That was O'Keefe's full answer. Of course, part of the reason Gore and Cheney had to break a few ties is that there weren't nearly as many filibusters as there are now -- which was precisely the point of the question. But O'Keefe completely ignored the obvious reality that the Republicans are currently making extraordinary use of the filibuster -- that there is not only nothing democratic about the filibuster, there isn't much precedent for its current preeminence, either.
Norman Ornstein explained last year:
From its earliest incarnation, the filibuster was generally reserved for issues of great national importance, employed by one or more senators who were passionate enough about something that they would bring the entire body to a halt.
But after the 1965 Voting Rights Act, the filibuster began to change as Senate leaders tried to make their colleagues' lives easier and move the agenda along; no longer would there be days or weeks of round-the-clock sessions, but instead simple votes periodically on cloture motions to get to the number to break the log-jam, while other business carried on as usual.
Still, formal filibuster actions-meaning actual cloture motions to shut off debate-remained relatively rare. Often, Senate leaders would either find ways to accommodate objections or quietly shelve bills or nominations that would have trouble getting to 60. In the 1970s, the average number of cloture motions filed in a given month was less than two; it moved to around three a month in the 1990s. This Congress, we are on track for two or more a week. The number of cloture motions filed in 1993, the first year of the Clinton presidency, was 20. It was 21 in 1995, the first year of the newly Republican Senate. As of the end of the first session of the 110th Congress, there were 60 cloture motions, nearing an all-time record.
What makes this Congress different? The most interesting change is GOP strategy. Republican Senate leader Mitch McConnell (KY) has threatened filibuster on a wide range of issues, in part to force Majority Leader Harry Reid (D-NV) to negotiate with his party and in part just to gum up the works. Republicans have invoked filibusters or used other delaying tactics on controversial issues like Medicare prescription drugs, the war in Iraq, and domestic surveillance-and on non-controversial issues like ethics reform and electronic campaign disclosure.
David Weigel at the Washington Independent does the honors as he quickly dismantles Kaus's did-ACORN-steal-the-election-for-Al-Franken nonsense. (Apparently Kaus can't tell the difference between a partisan opinion column and a newspaper "story.")
It's one thing for, say, Newsmax to engage in this; I am mystified as to why Kaus would do it.
UPDATED: Turns out Media Matters had debunked Kaus, as well.
Last week I noted that Glenn Beck's new book, Arguing with Idiots, is a tour-de-force of straw-man attacks. Beck debates with "the idiot" throughout the book and has little difficulty smacking down "the idiot's" laughably absurd arguments, but only rarely does he provide examples of actual people making the silly arguments he attributes to "the idiot." As I wrote at the time, Beck is essentially arguing with himself, and boasting about how he's winning the debate.
Well, I had the rare opportunity to experience this same process first-hand as it leaped from the static pages of Arguing with Idiots to the vibrant world of talk radio. Today, Beck responded to a "stupid blog" that criticized the free-market health care pitch he made in Arguing with Idiots. He didn't mention the "stupid blog" by name, but since I'm so eager to put a name and face to "the idiot," I'll assume for the moment that "the idiot" is me, and Beck was responding to what I wrote yesterday about his exhortation of retail health clinics as a free-market solution to rising health care costs.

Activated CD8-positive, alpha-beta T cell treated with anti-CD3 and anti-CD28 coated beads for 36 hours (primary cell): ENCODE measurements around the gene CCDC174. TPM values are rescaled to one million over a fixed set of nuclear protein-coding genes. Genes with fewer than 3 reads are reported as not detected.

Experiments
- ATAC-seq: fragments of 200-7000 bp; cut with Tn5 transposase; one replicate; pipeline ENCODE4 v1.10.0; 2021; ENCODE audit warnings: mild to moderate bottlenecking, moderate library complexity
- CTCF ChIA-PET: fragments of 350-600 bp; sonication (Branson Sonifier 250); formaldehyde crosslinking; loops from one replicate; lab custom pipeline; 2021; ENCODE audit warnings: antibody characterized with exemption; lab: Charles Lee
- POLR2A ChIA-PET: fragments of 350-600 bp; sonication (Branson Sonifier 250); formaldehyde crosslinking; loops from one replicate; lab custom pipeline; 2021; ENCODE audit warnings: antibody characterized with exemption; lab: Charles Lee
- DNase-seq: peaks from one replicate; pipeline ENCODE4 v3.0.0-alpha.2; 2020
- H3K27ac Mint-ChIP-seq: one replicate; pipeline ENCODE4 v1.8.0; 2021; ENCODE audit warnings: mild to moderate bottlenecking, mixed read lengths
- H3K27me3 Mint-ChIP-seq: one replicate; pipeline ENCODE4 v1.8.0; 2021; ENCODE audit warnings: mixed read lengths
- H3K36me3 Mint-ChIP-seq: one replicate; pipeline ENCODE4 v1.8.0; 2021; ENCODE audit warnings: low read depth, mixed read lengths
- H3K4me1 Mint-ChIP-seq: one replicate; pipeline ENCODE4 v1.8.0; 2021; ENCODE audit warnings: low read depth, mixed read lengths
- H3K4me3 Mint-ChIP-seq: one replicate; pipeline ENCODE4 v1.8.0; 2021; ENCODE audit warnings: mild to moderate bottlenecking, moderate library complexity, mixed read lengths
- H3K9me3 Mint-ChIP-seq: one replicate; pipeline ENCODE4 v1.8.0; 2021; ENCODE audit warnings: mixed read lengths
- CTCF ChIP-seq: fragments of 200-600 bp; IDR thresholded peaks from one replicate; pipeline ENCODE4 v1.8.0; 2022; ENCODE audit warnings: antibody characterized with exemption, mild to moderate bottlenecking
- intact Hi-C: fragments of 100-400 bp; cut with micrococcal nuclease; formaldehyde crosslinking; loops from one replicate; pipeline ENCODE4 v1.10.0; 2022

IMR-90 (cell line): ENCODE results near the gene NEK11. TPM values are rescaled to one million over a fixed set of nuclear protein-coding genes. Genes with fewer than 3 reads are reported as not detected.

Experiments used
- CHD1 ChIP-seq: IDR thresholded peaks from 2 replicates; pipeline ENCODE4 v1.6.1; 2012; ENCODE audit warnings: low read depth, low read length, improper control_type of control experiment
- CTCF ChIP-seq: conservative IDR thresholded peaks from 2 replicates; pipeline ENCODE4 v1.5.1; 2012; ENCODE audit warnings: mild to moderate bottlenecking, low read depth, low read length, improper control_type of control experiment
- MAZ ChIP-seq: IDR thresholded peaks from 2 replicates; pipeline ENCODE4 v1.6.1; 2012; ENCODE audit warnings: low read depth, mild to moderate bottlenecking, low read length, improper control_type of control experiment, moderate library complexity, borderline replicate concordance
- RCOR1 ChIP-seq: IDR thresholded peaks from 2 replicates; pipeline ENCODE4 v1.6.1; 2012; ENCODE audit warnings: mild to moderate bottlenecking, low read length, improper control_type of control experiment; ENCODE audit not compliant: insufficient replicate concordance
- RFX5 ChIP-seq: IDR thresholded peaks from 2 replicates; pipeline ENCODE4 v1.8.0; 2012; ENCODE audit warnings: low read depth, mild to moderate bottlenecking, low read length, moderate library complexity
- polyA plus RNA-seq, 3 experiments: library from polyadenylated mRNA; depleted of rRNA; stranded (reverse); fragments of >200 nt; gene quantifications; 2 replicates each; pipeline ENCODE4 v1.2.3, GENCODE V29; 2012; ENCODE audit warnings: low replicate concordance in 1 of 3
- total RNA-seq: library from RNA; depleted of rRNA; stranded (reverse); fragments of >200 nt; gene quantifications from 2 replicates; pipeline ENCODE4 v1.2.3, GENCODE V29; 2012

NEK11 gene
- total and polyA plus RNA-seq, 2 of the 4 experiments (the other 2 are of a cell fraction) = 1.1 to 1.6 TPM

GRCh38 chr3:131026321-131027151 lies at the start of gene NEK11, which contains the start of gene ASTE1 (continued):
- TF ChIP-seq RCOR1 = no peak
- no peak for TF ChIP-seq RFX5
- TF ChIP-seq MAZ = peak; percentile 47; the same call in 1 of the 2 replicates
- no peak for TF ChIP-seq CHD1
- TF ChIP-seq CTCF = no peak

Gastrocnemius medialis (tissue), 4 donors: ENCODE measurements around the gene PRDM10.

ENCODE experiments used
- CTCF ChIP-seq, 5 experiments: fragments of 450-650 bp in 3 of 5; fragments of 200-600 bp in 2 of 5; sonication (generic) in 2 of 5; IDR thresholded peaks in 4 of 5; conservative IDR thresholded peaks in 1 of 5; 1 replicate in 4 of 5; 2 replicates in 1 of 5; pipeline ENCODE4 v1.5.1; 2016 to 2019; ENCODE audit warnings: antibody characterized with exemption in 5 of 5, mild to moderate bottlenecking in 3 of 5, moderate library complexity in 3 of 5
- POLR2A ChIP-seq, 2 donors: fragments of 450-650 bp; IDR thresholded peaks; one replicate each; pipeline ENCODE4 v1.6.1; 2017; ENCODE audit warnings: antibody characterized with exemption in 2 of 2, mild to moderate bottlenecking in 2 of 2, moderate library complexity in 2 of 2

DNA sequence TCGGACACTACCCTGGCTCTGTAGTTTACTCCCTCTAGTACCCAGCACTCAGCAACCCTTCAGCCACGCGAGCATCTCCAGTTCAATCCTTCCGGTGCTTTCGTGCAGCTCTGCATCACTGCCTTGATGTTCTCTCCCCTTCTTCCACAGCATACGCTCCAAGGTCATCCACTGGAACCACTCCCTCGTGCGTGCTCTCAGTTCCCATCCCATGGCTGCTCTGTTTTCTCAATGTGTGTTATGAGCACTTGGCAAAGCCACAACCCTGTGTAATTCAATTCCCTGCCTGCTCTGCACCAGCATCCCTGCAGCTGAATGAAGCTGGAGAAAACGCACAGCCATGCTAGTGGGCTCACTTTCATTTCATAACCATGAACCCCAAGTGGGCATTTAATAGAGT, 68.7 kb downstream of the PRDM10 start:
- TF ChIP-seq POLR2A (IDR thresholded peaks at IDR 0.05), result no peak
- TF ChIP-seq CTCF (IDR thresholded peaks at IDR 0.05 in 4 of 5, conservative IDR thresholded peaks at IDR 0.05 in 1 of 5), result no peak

Here's what Beck and what I guess I'll call the "radio idiot" mockingly said this morning:
RADIO IDIOT: I read in your health care chapter in your dumb book, you don't even address how to cure my child's specific illness. You don't even address it.
BECK: Is this a serious critique?
RADIO IDIOT: Yes it is! Your solution for every illness is to go to Wal-Mart. You can't cure my son's impossibly rare disease at Wal-Mart.
RADIO IDIOT: Really.
BECK: I was sure that you could perform all major surgeries in the frozen food aisle at Wal-Mart.
Beck has a point here -- it would be very stupid to fault him for not addressing how to cure impossibly rare diseases in his book. Thankfully, my critique didn't come anywhere close to doing that. I specifically mentioned the plight of professional baseball player Sal Fasano, whose son has hypoplastic heart syndrome, because that is exactly the kind of serious medical condition that is primarily responsible for driving up health care costs. Beck's example of a free-market solution to rising health care costs -- retail health clinics at Walgreens -- dealt only with minor health problems, and thus didn't address the primary drivers of rising health care costs. Here's what I wrote, word-for-word:
A 2006 study by the Department of Health and Human Services found that the five most expensive health conditions to treat were heart disease, cancer, trauma, mental disorders, and pulmonary conditions, and that these five conditions alone accounted for 31 percent of the total growth in health care spending from 1987 to 2000. To what extent can retail health clinics defray the expense of treating these conditions? Beck doesn't say -- indeed, it doesn't appear as though he even considered it.
Nonetheless, Beck goes on to smack his newly created man of straw right in the face:
BECK: Do you know why I didn't address your child's incurable disease in the section about Wal-Mart in Arguing with Idiots?
RADIO IDIOT: Yeah, I know why -- because you have no answers! No answers!
BECK: No, it's because that's not what that section is all about. It's not how to cure the individual children's illness, it's not about catastrophic scenarios. That particular few paragraphs is about how the free market causes new innovation and cost reduction.
RADIO IDIOT: How convenient for you.
BECK: That overarching principle is the best long-term way to attack health issues, big and small. Wal-Mart was just a good example of the small.
Beck and the "radio idiot" go on to claim that I said the entire chapter was about Wal-Mart (I didn't), and that I "cherry-picked" Beck's arguments (I didn't). You get the idea.
The bottom line is that Beck isn't interested in addressing what real people are saying. It's much easier to just make up the other side's arguments, make them sound stupid, and then heroically portray yourself as the arbiter of sense and reason.